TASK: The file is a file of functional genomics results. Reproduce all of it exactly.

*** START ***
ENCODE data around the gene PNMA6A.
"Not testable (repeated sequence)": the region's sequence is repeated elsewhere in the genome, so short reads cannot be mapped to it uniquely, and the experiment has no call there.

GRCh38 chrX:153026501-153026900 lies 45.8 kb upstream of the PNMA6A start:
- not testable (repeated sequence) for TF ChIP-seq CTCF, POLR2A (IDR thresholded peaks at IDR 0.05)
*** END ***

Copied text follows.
ENCODE data around the gene PNMA6A.
"Not testable (repeated sequence)": the region's sequence is repeated elsewhere in the genome, so short reads cannot be mapped to it uniquely, and the experiment has no call there.

GRCh38 chrX:153026501-153026900 lies 45.8 kb upstream of the PNMA6A start:
- not testable (repeated sequence) for TF ChIP-seq CTCF, POLR2A (IDR thresholded peaks at IDR 0.05)